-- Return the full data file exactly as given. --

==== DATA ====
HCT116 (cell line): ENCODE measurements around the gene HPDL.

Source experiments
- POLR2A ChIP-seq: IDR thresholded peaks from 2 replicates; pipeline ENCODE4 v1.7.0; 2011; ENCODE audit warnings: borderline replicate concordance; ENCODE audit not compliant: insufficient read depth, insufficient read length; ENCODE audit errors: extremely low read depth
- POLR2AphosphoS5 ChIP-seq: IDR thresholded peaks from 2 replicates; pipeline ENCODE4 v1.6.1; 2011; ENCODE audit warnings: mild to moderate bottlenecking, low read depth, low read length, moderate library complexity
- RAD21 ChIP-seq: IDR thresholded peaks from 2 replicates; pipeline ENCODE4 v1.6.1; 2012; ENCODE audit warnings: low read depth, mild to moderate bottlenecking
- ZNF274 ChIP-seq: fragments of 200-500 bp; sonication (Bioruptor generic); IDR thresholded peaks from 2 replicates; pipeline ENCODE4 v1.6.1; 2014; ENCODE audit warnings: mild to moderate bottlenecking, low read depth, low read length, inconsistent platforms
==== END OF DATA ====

HCT116 (cell line): ENCODE measurements around the gene HPDL.

Source experiments
- POLR2A ChIP-seq: IDR thresholded peaks from 2 replicates; pipeline ENCODE4 v1.7.0; 2011; ENCODE audit warnings: borderline replicate concordance; ENCODE audit not compliant: insufficient read depth, insufficient read length; ENCODE audit errors: extremely low read depth
- POLR2AphosphoS5 ChIP-seq: IDR thresholded peaks from 2 replicates; pipeline ENCODE4 v1.6.1; 2011; ENCODE audit warnings: mild to moderate bottlenecking, low read depth, low read length, moderate library complexity
- RAD21 ChIP-seq: IDR thresholded peaks from 2 replicates; pipeline ENCODE4 v1.6.1; 2012; ENCODE audit warnings: low read depth, mild to moderate bottlenecking
- ZNF274 ChIP-seq: fragments of 200-500 bp; sonication (Bioruptor generic); IDR thresholded peaks from 2 replicates; pipeline ENCODE4 v1.6.1; 2014; ENCODE audit warnings: mild to moderate bottlenecking, low read depth, low read length, inconsistent platforms